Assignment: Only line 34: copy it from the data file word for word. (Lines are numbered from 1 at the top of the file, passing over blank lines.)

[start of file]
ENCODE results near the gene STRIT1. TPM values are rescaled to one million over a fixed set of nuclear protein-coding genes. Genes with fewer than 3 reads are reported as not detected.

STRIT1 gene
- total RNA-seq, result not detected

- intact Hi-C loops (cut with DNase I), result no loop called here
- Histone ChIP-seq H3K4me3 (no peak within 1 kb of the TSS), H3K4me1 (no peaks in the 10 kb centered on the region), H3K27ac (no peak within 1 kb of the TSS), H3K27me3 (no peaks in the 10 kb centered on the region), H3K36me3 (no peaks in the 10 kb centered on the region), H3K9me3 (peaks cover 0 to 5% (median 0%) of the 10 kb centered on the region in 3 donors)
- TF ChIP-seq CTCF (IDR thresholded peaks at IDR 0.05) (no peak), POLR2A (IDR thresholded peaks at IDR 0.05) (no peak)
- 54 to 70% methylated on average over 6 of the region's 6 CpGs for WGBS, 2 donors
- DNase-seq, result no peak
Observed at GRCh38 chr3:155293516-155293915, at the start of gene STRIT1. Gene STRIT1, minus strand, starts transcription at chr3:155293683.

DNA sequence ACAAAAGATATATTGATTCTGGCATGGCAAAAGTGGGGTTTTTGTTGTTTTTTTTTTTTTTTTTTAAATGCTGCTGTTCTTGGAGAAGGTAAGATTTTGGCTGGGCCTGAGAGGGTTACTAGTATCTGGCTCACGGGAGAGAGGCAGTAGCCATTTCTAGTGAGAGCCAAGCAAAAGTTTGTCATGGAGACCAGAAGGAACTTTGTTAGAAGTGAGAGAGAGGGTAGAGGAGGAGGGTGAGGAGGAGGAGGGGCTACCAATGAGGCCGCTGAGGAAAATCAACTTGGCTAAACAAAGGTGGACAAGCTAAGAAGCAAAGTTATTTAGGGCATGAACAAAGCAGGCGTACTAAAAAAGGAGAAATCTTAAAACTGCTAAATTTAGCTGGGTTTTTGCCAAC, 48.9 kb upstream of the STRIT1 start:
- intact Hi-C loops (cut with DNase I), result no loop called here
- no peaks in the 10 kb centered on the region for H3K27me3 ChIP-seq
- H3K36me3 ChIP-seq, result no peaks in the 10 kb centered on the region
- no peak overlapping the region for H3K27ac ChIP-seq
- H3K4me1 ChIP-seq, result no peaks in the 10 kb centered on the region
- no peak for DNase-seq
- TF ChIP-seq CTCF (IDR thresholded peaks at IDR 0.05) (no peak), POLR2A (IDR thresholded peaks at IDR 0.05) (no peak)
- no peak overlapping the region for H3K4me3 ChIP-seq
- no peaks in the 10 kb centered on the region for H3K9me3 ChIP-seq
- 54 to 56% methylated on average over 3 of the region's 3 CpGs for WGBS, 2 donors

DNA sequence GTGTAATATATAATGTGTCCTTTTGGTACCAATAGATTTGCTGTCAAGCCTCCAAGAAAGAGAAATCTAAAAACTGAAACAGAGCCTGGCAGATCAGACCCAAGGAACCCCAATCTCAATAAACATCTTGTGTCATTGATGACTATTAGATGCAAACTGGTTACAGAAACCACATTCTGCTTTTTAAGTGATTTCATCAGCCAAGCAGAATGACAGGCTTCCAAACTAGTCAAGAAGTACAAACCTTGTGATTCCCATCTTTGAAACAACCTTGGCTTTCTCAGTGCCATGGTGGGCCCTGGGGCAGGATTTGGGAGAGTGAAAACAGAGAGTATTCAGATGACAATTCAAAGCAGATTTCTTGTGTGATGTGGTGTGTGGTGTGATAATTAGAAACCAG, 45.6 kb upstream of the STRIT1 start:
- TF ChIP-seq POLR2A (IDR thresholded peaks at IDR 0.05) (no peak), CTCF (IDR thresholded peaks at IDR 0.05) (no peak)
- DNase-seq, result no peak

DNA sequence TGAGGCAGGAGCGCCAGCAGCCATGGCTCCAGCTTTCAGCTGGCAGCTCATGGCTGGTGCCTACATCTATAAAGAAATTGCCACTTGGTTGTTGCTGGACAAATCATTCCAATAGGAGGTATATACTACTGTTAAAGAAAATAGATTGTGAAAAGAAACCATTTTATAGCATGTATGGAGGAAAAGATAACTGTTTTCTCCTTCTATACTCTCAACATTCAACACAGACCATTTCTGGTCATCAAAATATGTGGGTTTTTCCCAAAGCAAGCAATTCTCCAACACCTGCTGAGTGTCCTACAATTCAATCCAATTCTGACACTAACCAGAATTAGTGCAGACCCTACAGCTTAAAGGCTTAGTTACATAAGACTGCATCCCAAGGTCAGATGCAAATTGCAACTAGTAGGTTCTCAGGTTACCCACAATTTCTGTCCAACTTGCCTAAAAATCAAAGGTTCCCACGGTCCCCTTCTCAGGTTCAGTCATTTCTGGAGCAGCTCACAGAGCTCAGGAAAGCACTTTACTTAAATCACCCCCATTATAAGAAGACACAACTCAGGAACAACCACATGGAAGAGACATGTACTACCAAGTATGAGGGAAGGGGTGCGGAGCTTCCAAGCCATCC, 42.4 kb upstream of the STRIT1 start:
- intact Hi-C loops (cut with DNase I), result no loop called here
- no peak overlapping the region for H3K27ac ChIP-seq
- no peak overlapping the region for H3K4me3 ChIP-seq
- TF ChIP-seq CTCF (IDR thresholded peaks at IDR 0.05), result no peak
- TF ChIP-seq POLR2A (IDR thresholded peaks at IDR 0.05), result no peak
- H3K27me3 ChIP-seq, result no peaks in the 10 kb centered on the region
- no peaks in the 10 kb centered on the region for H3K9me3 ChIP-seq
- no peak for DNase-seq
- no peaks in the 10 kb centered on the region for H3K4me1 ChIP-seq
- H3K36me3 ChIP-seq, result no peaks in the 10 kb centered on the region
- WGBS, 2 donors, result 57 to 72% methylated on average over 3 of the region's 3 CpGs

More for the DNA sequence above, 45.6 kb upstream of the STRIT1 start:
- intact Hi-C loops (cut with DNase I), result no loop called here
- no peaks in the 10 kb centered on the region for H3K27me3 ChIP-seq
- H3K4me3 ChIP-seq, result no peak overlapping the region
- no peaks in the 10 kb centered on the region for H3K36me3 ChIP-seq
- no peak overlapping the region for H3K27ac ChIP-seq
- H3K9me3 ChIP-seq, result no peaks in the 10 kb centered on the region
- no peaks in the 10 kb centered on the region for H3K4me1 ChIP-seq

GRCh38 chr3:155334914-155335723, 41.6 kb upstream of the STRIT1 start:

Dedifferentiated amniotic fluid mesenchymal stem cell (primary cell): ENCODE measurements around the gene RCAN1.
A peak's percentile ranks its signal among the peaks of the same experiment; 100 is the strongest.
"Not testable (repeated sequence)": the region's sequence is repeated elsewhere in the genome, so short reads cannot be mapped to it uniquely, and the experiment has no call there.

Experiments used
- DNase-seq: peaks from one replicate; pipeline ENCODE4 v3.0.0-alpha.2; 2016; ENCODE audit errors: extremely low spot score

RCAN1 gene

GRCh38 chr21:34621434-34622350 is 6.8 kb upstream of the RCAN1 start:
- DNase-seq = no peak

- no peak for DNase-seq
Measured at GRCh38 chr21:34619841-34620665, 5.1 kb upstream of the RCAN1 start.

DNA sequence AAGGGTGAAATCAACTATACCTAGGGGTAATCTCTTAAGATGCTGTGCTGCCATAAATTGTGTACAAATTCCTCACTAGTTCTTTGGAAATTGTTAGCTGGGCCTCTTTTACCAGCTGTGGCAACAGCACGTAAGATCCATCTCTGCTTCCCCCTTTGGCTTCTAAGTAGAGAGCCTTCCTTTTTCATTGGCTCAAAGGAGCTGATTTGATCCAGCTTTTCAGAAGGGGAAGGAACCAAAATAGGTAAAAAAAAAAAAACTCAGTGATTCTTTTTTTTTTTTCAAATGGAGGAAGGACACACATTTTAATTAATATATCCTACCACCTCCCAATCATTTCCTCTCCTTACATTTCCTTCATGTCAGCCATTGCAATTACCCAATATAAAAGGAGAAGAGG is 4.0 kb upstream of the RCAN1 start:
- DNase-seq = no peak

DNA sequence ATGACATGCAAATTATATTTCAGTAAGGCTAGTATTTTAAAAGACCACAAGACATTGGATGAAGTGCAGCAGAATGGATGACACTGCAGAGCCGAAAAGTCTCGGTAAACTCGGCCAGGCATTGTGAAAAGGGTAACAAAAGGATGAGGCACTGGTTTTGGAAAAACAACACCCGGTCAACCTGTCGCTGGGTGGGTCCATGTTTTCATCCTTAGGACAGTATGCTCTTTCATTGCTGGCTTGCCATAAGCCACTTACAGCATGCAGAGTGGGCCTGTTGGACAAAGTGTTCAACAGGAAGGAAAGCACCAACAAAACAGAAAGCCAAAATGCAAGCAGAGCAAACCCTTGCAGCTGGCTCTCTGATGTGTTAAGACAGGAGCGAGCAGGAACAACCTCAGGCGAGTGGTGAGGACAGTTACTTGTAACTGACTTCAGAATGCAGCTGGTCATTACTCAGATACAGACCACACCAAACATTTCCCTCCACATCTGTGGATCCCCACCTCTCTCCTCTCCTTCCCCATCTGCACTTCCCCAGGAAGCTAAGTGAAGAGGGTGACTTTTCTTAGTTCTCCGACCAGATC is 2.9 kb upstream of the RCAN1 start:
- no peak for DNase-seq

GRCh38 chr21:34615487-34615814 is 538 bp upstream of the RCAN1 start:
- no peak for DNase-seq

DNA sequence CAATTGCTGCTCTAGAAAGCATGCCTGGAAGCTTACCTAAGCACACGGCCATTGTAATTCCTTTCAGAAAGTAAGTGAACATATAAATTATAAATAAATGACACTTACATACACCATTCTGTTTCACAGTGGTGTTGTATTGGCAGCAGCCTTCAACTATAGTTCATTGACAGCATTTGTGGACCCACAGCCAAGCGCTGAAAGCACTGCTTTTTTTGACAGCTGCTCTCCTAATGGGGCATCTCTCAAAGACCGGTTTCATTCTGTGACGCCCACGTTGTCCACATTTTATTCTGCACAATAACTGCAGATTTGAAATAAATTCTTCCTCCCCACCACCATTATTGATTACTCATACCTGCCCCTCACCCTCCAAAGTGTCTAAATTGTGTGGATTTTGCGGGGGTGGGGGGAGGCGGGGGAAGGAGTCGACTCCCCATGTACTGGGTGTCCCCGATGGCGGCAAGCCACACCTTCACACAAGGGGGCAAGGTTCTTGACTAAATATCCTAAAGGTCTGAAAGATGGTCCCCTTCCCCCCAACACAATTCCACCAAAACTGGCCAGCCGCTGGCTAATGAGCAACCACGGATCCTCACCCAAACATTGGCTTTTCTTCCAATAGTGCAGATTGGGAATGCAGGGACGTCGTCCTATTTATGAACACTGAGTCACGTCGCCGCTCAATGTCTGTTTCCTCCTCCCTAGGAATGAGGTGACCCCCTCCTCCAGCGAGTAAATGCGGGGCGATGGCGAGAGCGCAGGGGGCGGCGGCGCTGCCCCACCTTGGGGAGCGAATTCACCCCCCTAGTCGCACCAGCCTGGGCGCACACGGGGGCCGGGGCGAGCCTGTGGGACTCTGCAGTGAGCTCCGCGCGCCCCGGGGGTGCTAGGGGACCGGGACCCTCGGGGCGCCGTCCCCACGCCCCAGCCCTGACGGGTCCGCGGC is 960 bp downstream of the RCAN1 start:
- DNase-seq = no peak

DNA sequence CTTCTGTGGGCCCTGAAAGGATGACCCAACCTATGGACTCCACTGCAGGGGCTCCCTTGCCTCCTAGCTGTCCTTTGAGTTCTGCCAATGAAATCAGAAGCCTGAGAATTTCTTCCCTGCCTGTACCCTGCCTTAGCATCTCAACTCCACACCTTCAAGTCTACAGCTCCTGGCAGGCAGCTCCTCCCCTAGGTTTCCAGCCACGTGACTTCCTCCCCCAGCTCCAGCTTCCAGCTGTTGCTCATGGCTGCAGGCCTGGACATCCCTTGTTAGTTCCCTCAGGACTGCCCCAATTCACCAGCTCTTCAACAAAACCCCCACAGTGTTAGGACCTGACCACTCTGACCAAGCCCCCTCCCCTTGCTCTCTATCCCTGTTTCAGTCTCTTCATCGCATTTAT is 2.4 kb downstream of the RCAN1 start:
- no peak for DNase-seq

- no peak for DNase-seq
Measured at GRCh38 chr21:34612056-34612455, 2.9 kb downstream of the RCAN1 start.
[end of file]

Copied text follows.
- H3K36me3 ChIP-seq, result no peaks in the 10 kb centered on the region